The three-part series for Artyčok.TV entitled The Art of Anthropocene follows contemporary discussions that are devoted to the changing conditions of artistic production in times of climatic disruption. The videos are based on interviews with theoreticians, philosophers, cultural workers, artists and activists who have long been involved in environmental and climate issues, whether in connection with their artistic or institutional practice. It’s obvious that the issue of the environment and ecology in art is increasingly becoming a consciously political decision that affects what art we create, how we teach it, how we talk about it, or how we present it. Artwork is intertwined with cultural activity, which is linked to activism and vice versa. The context, material used and financial resources are increasingly accentuated.
During 2019, we visited Prague, Brno, Bratislava and Berlin and held 22 interviews with experts who have a major influence on shaping the local art scene. We deliberately addressed those persons who are active in the field of current visual art, therefore there are no references to environmental art before 2000, but also interviews with scientists from various related fields and politicians. The script was created gradually and was more a result of gradual discovery and mapping than a predetermined declarative plan. Successively we come from general theoretical concepts to the functioning of art and cultural institutions, and finally to the actual artistic practice. This gave rise to a common narrative, which could be characterized in three questions: What forms can cooperation between science and art take? How is our attitude towards art and the art scene changing with the approaching climate catastrophe? And what can we do?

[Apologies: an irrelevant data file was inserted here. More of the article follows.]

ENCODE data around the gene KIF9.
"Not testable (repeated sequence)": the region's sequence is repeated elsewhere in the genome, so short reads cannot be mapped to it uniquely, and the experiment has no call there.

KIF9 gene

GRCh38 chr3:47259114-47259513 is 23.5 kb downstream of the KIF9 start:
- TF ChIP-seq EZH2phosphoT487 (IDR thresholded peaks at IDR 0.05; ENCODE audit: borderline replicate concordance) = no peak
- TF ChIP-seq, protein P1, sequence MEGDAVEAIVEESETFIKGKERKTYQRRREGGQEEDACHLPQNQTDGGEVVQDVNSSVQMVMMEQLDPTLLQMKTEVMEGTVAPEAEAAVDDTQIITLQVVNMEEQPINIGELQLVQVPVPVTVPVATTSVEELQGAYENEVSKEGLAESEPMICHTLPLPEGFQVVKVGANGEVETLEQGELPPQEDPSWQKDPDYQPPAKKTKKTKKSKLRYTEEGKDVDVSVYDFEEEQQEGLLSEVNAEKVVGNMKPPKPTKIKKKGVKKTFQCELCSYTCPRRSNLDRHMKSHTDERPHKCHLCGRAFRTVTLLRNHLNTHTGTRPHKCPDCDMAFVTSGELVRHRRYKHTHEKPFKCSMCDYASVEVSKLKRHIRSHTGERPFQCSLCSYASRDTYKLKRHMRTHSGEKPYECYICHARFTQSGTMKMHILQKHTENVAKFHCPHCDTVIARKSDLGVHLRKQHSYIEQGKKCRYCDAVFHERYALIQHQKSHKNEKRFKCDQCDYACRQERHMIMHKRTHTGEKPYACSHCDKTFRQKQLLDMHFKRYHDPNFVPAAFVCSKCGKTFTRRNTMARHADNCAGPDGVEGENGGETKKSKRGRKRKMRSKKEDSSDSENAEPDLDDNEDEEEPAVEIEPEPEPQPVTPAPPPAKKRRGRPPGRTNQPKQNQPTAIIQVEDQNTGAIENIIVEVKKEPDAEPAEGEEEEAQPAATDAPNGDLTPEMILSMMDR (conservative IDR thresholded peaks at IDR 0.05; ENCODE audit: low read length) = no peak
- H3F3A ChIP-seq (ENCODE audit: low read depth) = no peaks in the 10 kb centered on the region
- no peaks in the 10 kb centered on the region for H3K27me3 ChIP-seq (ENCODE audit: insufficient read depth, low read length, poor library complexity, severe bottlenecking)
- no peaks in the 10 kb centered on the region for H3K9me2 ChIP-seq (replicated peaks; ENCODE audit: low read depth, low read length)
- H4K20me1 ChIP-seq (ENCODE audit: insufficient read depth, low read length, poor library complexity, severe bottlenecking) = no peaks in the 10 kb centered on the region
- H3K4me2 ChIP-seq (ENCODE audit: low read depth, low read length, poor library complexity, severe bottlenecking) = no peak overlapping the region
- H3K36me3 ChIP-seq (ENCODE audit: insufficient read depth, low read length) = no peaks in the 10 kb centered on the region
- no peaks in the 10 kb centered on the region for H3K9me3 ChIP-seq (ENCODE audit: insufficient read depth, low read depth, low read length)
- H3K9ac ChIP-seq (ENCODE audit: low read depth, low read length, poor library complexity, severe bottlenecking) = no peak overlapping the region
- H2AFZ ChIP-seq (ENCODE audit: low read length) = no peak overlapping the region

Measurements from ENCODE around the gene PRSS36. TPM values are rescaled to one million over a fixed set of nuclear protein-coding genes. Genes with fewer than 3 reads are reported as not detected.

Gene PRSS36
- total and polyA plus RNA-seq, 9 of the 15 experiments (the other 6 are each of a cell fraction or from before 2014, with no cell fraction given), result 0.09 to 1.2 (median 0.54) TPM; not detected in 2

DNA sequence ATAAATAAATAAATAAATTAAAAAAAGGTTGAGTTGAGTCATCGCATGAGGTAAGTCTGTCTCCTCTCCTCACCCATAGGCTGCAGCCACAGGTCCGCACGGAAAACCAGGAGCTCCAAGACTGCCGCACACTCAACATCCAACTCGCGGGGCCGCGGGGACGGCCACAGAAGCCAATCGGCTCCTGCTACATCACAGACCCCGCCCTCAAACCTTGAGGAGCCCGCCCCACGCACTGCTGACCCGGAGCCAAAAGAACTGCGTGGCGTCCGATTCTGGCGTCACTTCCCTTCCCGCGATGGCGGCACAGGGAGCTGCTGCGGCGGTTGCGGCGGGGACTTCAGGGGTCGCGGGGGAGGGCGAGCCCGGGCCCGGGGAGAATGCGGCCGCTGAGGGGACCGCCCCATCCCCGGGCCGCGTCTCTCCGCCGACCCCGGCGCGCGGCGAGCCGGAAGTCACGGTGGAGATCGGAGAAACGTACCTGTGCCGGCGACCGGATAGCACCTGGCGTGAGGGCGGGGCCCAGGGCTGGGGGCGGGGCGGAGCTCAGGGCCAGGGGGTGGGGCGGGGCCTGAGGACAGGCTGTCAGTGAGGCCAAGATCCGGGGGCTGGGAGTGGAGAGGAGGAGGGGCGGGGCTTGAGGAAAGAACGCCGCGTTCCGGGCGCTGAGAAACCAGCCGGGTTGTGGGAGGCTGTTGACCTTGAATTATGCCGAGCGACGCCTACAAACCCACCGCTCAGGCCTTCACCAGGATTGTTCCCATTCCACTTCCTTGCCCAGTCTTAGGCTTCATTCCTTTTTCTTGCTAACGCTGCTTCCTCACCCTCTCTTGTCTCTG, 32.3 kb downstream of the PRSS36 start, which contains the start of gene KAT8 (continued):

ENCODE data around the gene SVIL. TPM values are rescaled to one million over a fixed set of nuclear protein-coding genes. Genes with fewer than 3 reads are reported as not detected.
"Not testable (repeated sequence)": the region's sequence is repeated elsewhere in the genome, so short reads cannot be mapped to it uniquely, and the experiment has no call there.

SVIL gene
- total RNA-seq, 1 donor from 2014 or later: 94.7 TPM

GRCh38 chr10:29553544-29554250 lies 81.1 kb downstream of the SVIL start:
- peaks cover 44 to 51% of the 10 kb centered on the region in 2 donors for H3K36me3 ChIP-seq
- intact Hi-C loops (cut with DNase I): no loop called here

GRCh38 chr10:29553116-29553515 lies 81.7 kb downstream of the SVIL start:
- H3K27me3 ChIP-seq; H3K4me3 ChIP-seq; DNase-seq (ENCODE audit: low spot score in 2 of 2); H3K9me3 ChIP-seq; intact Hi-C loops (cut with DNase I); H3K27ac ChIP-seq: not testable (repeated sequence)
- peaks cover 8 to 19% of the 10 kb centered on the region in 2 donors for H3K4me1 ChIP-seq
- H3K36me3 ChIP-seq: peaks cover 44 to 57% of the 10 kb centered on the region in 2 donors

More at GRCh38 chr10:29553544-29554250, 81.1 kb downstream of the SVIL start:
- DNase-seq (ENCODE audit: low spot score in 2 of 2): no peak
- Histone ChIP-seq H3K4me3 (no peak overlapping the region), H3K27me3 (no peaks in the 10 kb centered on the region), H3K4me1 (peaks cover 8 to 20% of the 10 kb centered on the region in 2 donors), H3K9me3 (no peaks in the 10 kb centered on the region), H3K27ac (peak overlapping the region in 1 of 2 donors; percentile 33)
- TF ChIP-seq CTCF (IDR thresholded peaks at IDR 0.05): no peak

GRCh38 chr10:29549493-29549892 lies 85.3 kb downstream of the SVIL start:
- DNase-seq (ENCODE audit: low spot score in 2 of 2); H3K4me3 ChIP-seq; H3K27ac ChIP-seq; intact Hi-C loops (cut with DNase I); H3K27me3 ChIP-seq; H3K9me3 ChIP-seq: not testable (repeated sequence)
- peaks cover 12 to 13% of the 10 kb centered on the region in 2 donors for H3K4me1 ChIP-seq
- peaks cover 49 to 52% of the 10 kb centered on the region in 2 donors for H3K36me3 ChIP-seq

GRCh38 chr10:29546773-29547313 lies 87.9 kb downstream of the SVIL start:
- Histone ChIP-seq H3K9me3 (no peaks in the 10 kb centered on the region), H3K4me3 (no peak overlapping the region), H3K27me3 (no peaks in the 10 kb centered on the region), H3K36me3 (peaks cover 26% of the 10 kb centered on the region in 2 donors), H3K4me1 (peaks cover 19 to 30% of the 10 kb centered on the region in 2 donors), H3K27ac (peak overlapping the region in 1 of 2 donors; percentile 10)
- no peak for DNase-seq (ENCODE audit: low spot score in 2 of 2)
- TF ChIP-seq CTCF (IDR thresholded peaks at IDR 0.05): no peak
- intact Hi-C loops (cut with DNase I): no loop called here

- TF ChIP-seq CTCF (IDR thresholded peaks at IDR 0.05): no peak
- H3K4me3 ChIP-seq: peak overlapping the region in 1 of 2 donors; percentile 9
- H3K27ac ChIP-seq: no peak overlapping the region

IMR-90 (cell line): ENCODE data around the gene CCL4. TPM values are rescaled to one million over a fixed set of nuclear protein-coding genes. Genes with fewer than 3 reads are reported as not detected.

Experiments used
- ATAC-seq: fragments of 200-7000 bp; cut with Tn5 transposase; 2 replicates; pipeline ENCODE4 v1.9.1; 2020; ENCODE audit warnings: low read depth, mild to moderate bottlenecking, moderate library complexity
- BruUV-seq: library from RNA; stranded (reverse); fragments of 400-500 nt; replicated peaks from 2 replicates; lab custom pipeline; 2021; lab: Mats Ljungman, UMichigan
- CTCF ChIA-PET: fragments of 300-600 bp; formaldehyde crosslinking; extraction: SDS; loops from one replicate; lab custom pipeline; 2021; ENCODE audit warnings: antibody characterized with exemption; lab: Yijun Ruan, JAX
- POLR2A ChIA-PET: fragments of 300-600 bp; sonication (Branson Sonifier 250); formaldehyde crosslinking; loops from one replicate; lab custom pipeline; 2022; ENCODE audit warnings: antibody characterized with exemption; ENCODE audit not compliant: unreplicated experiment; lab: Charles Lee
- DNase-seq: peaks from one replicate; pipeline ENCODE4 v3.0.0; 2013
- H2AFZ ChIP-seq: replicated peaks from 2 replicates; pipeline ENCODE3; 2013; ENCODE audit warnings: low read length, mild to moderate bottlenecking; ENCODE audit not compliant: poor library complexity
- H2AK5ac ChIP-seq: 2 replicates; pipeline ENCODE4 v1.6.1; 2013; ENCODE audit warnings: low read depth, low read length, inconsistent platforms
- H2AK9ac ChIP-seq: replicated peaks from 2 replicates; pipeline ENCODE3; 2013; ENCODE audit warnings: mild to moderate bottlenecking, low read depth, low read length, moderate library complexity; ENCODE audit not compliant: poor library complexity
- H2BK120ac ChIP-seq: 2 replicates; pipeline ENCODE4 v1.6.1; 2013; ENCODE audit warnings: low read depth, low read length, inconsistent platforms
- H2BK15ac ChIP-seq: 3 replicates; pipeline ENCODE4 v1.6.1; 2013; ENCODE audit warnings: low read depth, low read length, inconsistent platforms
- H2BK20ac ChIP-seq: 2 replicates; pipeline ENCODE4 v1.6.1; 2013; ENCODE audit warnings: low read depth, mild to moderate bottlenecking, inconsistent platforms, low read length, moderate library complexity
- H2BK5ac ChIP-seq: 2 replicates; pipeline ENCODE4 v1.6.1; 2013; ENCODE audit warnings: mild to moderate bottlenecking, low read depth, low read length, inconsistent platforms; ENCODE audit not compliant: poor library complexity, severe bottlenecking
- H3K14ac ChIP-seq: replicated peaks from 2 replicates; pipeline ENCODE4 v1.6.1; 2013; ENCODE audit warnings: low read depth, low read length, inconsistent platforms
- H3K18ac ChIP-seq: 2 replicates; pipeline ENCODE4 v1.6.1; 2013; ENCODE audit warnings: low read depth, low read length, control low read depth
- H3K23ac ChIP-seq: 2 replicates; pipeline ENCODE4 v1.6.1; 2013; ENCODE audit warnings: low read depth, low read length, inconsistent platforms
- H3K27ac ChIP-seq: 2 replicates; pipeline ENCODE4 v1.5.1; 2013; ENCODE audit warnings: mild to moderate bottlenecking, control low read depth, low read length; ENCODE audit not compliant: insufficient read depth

The visual component of the video consists of walks in environments where the relationship between man and nature is markedly formed and/or the images are associated with the constructed idea of nature. While the camera slowly guides the viewer through a common arc of recorded statements, the characters appear to be posing to the camera’s eye in front of the natural scenery. This creates an image reflecting the formation of our ideas and archetypes (for example, through various strictly organized chateau gardens, or educational amusement parks), which allows you to pay close attention to the topics presented in the videos during pauses between the interviews. It is also possible to listen to parts of the series only as podcasts, to return to utterances that were not comprehensible, or to see them as a crossroad to names, people, concepts and ideas that require much deeper and more time-consuming research.
David Přílučík and Anna Remešová